However, overall, there is little evidence of an effect of wine polyphenols on glucose and insulin.

5.6. Pomegranate

Fresh pomegranate juice is comprised of phenolic acids, including gallic acid, chlorogenic acid, caffeic acid, ferulic acid, and coumaric acids, as well as flavonoids, such as catechin, phloridzin, and quercetin. Other flavan-3-ols such as epicatechin and epigallocatechin are present in pomegranate [136]. Various in vivo and in vitro studies have demonstrated favourable effects of pomegranate on insulin sensitivity, inhibition of a-glucosidase and reduced oxidative stress and lipid peroxidation [136,137]. Very limited human studies have focused on the effects of pomegranate juice on T2D [137]. One hundred and twenty milliliters of pomegranate juice/day in obese subjects did not modify insulin secretion and sensitivity after one month of administration in a fasted state [138]. Similarly, 50 mL of pomegranate juice/day for four weeks in subjects with T2D induced no changes in fasting glucose, insulin and HbA1c [139]. Overall, there appears to be little benefit of pomegranate juice.

5.7. Berries

In a randomized, cross-over, double-blind, placebo-controlled acute meal study of 20 healthy subjects, no significant effects were observed on plasma glucose, plasma triacylglycerol, plasma non esterified fatty acids, as well as markers of vascular inflammation, intercellular adhesion molecule-1 (sICAM-1) and vascular cell adhesion molecule-1 (sVCAM-1) after consumption of a black currant (20% juice), compared with consumption of placebo juice devoid of polyphenols and Vitamin C. Both drinks contained 50% citric acid solution, 1% aspartame and 8% acesulfame K. However, an increase in plasma insulin levels was detected [140]. Freeze-dried blueberry beverage containing 50 g of blueberry powder (equivalent to approximately 350 g fresh blueberries) was given daily to 48 individuals with metabolic syndrome for eight weeks in a randomized controlled trial. The serum glucose concentration, lipid profiles, fasting plasma hs-CRP, IL-6, adiponectin, sICAM-1 and sVCAM-1 were not changed significantly, whereas blood pressure decreased in the blueberry-supplemented group compared with the 960 mL water control group [141]. Insulin sensitivity improved more in a 22.5 g blueberry group (22.2% ± 5.8%) than in the placebo group (4.9% ± 4.5%) (p = 0.02) as measured by a high-dose hyperinsulinemic-euglycemic clamp [142]. The thirty-two obese, nondiabetic, and insulin-resistant participants of this study showed no significant changes in adiposity, energy intake, and inflammatory biomarkers.

Polyphenol-rich berries may reduce sucrose digestion and absorption leading to delayed glycaemic response [143,144]. In a randomised, controlled, cross-over study of two 3-h meal tests in healthy subjects, a berry puree (150 g) made of equal amounts (37.5 g) of bilberries, blackcurrants, cranberries and strawberries, and sweetened with 35 g sucrose lowered glucose levels at 15 (p < 0.05) and 30 min (p < 0.01) compared with the control meal including 250 mL water, 35 g sucrose, 4.5 g glucose and 5.1 g fructose which are similar in glycemic profile and amounts of available carbohydrates. The berry meal and the control meal showed the peak glucose concentration at 45 and 30 min, respectively. No significant difference in the 3-h area under the glucose response curve was observed. These findings indicated that berries rich in polyphenols delayed digestion of sucrose and/or absorption of glucose from the berry meal or slowed gastric empting [144]. In three randomised, controlled, cross-over, 2-h meal studies [143], healthy female volunteers underwent four 2-h meal tests on separate visits, at least three days apart with a mix of berries and bread strawberries, and a berry mix reduced insulin but not glucose to both wheat and rye breads [143].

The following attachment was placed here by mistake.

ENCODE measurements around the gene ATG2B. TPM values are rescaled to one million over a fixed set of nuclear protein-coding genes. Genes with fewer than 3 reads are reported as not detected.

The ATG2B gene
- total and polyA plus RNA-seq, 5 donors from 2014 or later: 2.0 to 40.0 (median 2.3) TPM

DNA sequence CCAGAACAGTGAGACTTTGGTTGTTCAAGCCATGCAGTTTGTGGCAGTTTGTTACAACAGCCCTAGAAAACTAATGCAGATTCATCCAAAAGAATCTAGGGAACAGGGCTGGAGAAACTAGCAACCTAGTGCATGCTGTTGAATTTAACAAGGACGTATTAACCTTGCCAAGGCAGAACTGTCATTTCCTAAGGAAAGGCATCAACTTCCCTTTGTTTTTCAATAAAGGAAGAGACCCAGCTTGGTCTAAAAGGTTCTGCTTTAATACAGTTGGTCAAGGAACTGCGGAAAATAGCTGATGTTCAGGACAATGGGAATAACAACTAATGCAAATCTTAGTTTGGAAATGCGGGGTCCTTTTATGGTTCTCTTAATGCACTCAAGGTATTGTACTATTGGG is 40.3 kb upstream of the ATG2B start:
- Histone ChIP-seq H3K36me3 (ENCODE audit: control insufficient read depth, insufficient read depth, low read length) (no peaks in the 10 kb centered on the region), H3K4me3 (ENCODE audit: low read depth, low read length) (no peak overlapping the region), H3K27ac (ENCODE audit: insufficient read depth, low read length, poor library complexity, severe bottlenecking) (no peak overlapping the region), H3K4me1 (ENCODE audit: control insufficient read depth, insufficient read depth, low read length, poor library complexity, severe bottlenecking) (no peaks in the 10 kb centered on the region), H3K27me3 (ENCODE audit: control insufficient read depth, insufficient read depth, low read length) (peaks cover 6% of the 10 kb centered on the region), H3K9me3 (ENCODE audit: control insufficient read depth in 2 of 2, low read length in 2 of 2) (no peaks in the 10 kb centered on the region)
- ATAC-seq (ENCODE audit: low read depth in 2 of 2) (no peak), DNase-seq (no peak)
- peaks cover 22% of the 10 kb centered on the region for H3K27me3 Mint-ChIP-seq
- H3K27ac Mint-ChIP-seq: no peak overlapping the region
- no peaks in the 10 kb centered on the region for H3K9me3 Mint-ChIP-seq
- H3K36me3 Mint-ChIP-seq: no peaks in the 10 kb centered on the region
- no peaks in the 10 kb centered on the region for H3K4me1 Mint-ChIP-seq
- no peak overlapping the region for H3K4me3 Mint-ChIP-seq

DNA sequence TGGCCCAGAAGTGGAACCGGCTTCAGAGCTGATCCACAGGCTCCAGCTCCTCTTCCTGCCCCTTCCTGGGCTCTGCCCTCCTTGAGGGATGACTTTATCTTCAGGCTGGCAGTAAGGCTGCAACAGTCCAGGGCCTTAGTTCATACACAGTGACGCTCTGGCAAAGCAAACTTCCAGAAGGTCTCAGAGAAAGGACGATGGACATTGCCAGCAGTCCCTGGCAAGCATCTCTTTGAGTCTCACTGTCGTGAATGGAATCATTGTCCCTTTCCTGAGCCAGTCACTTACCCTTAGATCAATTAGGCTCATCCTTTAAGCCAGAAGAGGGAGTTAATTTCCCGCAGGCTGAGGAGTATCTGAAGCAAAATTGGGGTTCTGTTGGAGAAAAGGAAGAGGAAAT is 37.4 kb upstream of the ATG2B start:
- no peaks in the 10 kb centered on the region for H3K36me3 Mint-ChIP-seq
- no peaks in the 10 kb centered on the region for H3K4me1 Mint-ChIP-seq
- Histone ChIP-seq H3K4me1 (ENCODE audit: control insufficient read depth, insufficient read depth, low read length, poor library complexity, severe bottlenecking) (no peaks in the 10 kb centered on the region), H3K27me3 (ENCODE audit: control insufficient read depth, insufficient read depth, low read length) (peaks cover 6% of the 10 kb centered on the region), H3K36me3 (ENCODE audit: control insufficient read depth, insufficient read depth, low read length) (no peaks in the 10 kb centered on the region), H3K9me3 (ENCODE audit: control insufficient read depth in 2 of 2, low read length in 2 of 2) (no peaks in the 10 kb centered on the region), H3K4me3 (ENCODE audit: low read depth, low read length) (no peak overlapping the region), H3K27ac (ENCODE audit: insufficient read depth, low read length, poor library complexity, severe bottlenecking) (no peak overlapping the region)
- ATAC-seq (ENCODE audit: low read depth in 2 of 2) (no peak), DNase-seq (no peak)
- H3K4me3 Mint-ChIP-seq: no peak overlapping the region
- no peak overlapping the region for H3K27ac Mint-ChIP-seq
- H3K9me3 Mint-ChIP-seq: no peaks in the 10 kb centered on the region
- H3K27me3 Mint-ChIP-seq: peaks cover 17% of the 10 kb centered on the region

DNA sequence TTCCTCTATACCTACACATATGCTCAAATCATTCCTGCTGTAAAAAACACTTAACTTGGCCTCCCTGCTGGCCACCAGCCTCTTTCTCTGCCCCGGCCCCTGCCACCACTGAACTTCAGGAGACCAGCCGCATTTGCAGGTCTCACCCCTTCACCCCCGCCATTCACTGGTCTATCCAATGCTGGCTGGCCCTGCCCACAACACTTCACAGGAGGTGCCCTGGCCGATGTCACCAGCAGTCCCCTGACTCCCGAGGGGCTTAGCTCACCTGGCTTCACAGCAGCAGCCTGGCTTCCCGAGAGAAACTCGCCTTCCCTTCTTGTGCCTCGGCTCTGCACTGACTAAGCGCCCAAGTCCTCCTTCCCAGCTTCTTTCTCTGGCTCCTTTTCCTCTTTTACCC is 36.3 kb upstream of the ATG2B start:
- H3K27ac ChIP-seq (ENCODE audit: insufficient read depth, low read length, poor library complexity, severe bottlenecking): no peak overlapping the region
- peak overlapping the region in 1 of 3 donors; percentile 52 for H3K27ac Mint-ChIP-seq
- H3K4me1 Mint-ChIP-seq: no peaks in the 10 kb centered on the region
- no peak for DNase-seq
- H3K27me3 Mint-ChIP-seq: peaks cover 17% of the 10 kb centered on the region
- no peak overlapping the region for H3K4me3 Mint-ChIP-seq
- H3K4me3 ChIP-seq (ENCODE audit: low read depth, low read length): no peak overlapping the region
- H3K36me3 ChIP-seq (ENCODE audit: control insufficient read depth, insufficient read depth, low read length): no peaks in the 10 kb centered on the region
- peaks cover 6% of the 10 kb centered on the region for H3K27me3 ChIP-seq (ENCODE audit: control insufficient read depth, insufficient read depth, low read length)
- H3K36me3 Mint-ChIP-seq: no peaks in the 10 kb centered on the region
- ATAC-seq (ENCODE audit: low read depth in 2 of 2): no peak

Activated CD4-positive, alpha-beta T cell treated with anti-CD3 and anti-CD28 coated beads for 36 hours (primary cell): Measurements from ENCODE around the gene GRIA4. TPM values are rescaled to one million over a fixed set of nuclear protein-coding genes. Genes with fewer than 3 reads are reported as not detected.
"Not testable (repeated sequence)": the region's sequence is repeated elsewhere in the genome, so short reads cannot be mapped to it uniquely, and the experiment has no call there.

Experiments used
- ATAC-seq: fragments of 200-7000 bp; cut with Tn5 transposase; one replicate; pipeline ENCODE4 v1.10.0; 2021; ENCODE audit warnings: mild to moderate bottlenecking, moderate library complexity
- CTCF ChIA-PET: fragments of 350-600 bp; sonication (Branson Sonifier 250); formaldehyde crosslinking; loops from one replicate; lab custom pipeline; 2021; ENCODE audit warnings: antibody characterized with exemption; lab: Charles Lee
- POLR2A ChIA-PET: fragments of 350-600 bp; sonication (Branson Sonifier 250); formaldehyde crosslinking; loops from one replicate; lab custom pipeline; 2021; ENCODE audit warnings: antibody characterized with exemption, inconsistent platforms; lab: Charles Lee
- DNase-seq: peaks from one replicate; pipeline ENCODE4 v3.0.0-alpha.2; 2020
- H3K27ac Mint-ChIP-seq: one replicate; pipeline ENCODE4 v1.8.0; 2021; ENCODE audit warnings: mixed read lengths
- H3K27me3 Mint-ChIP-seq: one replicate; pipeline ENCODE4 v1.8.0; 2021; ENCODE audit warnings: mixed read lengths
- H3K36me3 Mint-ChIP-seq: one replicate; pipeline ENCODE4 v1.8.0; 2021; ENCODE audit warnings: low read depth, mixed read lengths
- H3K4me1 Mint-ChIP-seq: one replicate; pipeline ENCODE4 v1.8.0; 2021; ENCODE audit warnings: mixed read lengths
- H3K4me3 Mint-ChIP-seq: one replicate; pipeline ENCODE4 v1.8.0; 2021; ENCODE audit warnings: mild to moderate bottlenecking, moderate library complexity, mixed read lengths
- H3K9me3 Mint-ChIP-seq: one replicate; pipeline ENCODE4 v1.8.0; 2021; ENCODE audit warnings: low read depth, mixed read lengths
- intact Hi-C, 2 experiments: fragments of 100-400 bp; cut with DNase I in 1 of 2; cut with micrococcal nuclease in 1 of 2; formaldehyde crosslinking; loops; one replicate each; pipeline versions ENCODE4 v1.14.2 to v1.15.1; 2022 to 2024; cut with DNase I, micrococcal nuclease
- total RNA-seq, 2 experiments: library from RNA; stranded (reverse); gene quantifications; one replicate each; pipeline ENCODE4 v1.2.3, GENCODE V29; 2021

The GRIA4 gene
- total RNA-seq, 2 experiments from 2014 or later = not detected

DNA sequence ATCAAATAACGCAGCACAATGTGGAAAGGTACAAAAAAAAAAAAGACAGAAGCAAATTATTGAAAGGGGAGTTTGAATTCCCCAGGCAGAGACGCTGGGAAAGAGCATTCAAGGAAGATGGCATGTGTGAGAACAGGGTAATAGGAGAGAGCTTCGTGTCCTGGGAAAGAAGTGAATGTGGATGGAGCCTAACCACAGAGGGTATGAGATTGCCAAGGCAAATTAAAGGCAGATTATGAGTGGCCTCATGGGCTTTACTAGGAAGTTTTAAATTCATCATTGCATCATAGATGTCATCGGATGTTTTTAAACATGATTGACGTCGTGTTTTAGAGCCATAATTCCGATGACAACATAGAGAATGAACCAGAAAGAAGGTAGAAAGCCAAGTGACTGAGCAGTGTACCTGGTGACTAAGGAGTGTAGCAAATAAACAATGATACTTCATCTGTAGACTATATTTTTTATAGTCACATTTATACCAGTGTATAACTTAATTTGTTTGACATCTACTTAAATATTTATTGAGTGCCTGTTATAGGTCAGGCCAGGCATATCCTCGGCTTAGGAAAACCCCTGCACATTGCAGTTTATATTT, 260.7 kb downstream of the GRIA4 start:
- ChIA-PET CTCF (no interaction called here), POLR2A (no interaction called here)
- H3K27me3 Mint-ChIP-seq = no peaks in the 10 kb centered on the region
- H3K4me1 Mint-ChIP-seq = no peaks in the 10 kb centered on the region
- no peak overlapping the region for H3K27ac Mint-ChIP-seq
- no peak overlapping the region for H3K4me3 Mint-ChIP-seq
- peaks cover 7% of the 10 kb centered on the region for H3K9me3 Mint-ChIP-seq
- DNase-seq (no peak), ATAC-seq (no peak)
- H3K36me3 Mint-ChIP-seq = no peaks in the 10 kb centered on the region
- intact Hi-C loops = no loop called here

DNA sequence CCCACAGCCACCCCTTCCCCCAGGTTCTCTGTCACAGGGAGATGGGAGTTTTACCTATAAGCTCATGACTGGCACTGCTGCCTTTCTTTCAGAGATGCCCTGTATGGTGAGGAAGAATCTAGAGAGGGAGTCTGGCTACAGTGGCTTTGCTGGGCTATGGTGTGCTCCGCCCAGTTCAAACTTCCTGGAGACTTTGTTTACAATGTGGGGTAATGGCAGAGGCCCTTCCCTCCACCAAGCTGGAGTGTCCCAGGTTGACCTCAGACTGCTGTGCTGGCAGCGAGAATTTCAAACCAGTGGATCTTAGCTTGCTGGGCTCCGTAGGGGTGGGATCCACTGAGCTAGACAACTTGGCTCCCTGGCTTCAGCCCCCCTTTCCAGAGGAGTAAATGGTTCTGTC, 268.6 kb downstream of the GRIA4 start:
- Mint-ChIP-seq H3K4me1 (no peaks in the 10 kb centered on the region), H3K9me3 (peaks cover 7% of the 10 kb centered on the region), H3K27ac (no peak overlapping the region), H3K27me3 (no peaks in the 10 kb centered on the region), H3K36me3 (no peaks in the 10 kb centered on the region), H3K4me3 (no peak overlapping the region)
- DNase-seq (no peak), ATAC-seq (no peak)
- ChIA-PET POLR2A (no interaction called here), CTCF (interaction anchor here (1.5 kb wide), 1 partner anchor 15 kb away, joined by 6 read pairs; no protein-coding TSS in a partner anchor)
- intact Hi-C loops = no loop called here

A randomized, single-blind, placebo-controlled, cross-over trial in an acute-meal setting showed beneficial effects of polyphenolic- and antioxidant-rich strawberry (Fragaria) on postprandial inflammation and insulin sensitivity. Twenty-four overweight subjects consumed two isocaloric meals of high-carbohydrate, moderate-fat (HCF) accompanied by either a strawberry or a strawberry-flavoured beverage that served as a placebo. The strawberry beverage significantly attenuated the postprandial inflammatory response as measured by hsCRP and IL-6 (p < 0.05) and reduced postprandial insulin response (p < 0.05). In addition to polyphenolic compounds, Vitamin C and glutathione were also suggested to contribute to the antioxidant activity of strawberry. The test meals including strawberry and placebo beverage did not contain any soluble fibre [145]. The same team conducted an extended study [146] to investigate the effects of six weeks of strawberry consumption (~95 mg total strawberry phenols/day) on HCF meal-induced increases in glucose, insulin and indicators of inflammation and homeostasis over 6 h. Twenty-four overweight subjects consumed either a strawberry beverage or a placebo beverage for six weeks after a seven-day run-in of low/no berry consumption. Strawberry consumption attenuated postprandial plasminogen activator inhibitor-1,plasminogen activator inhibitor-1 (PAI-1) (p = 0.002), IL-1 β (p = 0.05) with moderate suppression of IL-6, but no significant changes in platelet aggregation, hsCRP, TNF-α, insulin, or glucose were observed compared with the placebo [146]. Consumption of a beverage of 50 g freeze-dried strawberries (2006 mg polyphenols) for eight weeks decreased total cholesterol and LDL-C, small LDL particles and VCAM-1, whereas waist circumference, SBP/DBP, fasting glucose, triglycerides, and HDL-C were not affected, compared with control (equivalent amounts of water) in 27 obese subjects with metabolic syndrome after eight weeks [147]. Daily consumption of two cups of a strawberry drink for four weeks in women with metabolic syndrome (each cup had 25 g of freeze-dried strawberry powder equivalent to approximately 3.5 cups or 500 g fresh strawberries) decreased total cholesterol and LDL-C levels by 5% and 6%, respectively (p < 0.05) and decreased lipid peroxidation in the form of malondialdehyde and hydroxynonenal by 14% (p < 0.01) at four weeks versus baseline. There was no control group or control period. This study suggested that phytosterol, dietary fiber (8 g/day), or polyphenolic flavonoids content of strawberries might contribute to the hypocholesterolemic effects of freeze dried strawberry powder [148].